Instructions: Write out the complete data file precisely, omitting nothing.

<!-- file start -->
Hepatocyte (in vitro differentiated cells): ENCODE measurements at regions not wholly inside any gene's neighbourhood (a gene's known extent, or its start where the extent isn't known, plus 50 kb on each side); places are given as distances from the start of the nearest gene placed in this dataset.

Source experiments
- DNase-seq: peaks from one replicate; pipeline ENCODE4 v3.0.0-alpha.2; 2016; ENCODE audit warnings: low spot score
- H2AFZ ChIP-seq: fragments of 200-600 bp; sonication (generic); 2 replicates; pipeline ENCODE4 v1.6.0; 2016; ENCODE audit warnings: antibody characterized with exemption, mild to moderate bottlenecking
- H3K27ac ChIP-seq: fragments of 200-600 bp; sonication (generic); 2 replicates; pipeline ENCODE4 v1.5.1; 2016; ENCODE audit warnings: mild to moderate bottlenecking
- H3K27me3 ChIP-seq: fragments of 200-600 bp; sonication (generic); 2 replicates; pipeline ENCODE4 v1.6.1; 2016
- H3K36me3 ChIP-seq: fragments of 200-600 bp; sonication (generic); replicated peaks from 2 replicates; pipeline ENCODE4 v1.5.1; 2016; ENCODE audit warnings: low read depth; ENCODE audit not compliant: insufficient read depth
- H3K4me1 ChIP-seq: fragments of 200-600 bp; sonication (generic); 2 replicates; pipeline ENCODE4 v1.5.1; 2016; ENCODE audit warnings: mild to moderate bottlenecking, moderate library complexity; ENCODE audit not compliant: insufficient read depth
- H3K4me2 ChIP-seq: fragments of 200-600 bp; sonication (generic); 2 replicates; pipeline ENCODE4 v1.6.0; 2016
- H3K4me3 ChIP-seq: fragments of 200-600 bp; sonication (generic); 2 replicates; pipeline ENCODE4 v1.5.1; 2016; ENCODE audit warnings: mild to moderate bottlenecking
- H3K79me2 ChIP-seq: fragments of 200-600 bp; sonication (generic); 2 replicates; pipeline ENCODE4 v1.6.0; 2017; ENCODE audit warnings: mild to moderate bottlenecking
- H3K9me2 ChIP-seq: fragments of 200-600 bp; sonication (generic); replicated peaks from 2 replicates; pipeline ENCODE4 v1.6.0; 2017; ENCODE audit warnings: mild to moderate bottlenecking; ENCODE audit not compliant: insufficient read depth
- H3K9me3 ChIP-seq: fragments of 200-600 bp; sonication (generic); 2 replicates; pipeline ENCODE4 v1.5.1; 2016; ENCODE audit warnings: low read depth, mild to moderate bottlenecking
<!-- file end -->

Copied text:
Hepatocyte (in vitro differentiated cells): ENCODE measurements at regions not wholly inside any gene's neighbourhood (a gene's known extent, or its start where the extent isn't known, plus 50 kb on each side); places are given as distances from the start of the nearest gene placed in this dataset.

Source experiments
- DNase-seq: peaks from one replicate; pipeline ENCODE4 v3.0.0-alpha.2; 2016; ENCODE audit warnings: low spot score
- H2AFZ ChIP-seq: fragments of 200-600 bp; sonication (generic); 2 replicates; pipeline ENCODE4 v1.6.0; 2016; ENCODE audit warnings: antibody characterized with exemption, mild to moderate bottlenecking
- H3K27ac ChIP-seq: fragments of 200-600 bp; sonication (generic); 2 replicates; pipeline ENCODE4 v1.5.1; 2016; ENCODE audit warnings: mild to moderate bottlenecking
- H3K27me3 ChIP-seq: fragments of 200-600 bp; sonication (generic); 2 replicates; pipeline ENCODE4 v1.6.1; 2016
- H3K36me3 ChIP-seq: fragments of 200-600 bp; sonication (generic); replicated peaks from 2 replicates; pipeline ENCODE4 v1.5.1; 2016; ENCODE audit warnings: low read depth; ENCODE audit not compliant: insufficient read depth
- H3K4me1 ChIP-seq: fragments of 200-600 bp; sonication (generic); 2 replicates; pipeline ENCODE4 v1.5.1; 2016; ENCODE audit warnings: mild to moderate bottlenecking, moderate library complexity; ENCODE audit not compliant: insufficient read depth
- H3K4me2 ChIP-seq: fragments of 200-600 bp; sonication (generic); 2 replicates; pipeline ENCODE4 v1.6.0; 2016
- H3K4me3 ChIP-seq: fragments of 200-600 bp; sonication (generic); 2 replicates; pipeline ENCODE4 v1.5.1; 2016; ENCODE audit warnings: mild to moderate bottlenecking
- H3K79me2 ChIP-seq: fragments of 200-600 bp; sonication (generic); 2 replicates; pipeline ENCODE4 v1.6.0; 2017; ENCODE audit warnings: mild to moderate bottlenecking
- H3K9me2 ChIP-seq: fragments of 200-600 bp; sonication (generic); replicated peaks from 2 replicates; pipeline ENCODE4 v1.6.0; 2017; ENCODE audit warnings: mild to moderate bottlenecking; ENCODE audit not compliant: insufficient read depth
- H3K9me3 ChIP-seq: fragments of 200-600 bp; sonication (generic); 2 replicates; pipeline ENCODE4 v1.5.1; 2016; ENCODE audit warnings: low read depth, mild to moderate bottlenecking